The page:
Apple employees will no longer be submitted to fingerprint checks or face scans.
What you need to know
- Apple is trying to crack down on leaks from its factories and suppliers.
- A new report from The Information details new measures.
- It also says Apple is trying to improve privacy for its own employees but not factory workers.
A new report details how Apple is trying to crack down on leaks of devices like the iPhone 13 with more stringent security measures for suppliers.
From The Information:
…The new rule is part of Apple’s updated factory security guidelines, which aims to better preserve its employees’ privacy while toughening the measures used by factory owners to prevent prototypes, designs and other intellectual property from being stolen or shared with outsiders. The latest guidelines require manufacturers to conduct criminal background checks of their workers, the first time Apple has called on them to do so. The rules also mandate increased use of surveillance cameras at facilities and upgrades to factory systems that track components during the production process in order to prevent theft.
Apple also plans to upgrade computer systems in factories, currently used to determine where products should be on an assembly line to stop manufacturers from cutting corners or component theft. Apple will also reportedly monitor how long it takes components to be moved from one part of a factory to another, with an alarm being triggered if it takes too long.
Apple is also pushing the privacy of its own employees, but with seemingly no nod to the employees of its manufacturing partners:
Apple says privacy is a “fundamental human right,” and shielding people’s privacy is the cornerstone of the company’s public relations fight against rivals such as Google and Facebook. But those privacy concerns don’t necessarily apply to the workers who make its products.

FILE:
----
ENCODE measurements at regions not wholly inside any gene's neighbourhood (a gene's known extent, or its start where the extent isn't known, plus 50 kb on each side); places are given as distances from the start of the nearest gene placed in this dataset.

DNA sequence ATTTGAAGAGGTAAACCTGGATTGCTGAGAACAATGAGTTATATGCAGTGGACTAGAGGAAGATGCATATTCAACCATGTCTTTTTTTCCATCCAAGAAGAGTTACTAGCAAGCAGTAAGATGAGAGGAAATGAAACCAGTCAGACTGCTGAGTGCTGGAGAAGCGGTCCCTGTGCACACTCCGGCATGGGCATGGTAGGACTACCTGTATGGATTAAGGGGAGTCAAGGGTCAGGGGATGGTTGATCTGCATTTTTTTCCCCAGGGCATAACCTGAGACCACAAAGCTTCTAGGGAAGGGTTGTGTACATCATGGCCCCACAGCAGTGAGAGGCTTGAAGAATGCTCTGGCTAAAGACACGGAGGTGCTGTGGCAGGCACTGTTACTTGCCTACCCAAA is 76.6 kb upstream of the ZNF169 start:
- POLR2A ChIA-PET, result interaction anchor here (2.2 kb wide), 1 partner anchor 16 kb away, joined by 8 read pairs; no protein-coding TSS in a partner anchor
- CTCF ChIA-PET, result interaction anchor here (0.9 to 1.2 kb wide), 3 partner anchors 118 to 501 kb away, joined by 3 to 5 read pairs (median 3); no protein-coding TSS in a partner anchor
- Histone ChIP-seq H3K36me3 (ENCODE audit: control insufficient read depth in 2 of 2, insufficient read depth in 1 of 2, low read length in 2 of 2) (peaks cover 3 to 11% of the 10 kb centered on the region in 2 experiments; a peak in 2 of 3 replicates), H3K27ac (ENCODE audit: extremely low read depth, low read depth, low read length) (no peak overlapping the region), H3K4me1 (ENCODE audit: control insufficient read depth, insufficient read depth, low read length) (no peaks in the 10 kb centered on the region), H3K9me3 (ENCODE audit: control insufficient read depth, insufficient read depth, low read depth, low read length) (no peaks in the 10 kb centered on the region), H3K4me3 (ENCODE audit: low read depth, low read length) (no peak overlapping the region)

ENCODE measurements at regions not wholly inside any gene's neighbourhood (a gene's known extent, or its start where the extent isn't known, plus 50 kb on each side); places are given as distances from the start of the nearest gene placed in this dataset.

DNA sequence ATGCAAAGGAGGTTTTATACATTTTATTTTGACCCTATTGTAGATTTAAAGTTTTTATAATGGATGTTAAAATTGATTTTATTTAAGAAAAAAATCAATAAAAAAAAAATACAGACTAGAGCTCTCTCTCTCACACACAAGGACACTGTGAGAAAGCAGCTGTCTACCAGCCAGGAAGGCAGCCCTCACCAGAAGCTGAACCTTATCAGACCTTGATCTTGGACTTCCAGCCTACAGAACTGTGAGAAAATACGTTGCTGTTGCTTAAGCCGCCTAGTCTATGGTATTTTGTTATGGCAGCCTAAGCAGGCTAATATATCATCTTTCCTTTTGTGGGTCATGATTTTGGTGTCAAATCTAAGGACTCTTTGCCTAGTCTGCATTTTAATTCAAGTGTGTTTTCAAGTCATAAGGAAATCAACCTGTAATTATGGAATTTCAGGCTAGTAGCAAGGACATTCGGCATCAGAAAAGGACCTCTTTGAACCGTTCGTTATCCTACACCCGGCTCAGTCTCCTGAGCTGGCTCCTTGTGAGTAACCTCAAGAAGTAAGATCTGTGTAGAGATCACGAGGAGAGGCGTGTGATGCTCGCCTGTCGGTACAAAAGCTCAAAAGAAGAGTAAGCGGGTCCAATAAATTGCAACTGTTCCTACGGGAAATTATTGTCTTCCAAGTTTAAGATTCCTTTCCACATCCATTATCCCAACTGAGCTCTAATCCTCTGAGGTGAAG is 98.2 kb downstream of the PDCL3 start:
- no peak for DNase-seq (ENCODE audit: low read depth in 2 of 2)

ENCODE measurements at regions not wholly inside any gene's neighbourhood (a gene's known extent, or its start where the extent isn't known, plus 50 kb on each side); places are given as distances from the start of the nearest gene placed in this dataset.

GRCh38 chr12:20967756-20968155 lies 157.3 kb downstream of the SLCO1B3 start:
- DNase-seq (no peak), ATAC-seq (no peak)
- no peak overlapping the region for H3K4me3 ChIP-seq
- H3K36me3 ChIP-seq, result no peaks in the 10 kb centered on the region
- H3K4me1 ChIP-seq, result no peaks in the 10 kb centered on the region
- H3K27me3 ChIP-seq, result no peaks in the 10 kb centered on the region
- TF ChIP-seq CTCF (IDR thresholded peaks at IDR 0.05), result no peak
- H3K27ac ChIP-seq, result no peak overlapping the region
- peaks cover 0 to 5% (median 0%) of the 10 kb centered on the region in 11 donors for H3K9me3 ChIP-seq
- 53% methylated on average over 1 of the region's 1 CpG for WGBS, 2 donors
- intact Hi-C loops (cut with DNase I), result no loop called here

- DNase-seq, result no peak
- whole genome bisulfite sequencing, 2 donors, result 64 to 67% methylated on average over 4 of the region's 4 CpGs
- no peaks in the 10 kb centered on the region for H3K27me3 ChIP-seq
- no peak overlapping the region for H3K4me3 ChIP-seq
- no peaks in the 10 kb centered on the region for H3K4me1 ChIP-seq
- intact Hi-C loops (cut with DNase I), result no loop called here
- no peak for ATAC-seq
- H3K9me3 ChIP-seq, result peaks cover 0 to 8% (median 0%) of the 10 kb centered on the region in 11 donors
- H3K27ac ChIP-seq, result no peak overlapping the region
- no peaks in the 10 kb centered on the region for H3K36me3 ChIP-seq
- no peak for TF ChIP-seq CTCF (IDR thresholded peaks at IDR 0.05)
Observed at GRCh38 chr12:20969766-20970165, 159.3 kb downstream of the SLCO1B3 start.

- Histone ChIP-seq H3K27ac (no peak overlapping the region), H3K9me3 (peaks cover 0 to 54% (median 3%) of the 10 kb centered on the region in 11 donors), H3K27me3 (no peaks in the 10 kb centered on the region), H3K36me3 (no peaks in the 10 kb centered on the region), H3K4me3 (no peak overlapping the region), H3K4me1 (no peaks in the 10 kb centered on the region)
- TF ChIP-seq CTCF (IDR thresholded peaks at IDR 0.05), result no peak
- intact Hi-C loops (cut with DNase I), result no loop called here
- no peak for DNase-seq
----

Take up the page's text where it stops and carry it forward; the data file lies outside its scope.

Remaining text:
Apple recently told its manufacturing partners that they can no longer collect biometric data such as fingerprints or facial scans of Apple employees who visit their facilities, according to an internal Apple document reviewed by The Information. However, the new rule doesn’t pertain to the more than 1 million workers employed by those manufacturers who make its products, many of whom must submit to these scans to enter areas where new Apple products are made. The exemption for Apple employees appears to contrast with the company’s stance that its human rights policy, which contains privacy provisions, extends to “business partners and people at every level of its supply chain.”
Whilst Apple leaks do often come from within the walls of Cupertino or Apple’s own operation, it is also understood that many leaks, such as CAD renders of products, often come from Apple’s supply chain.
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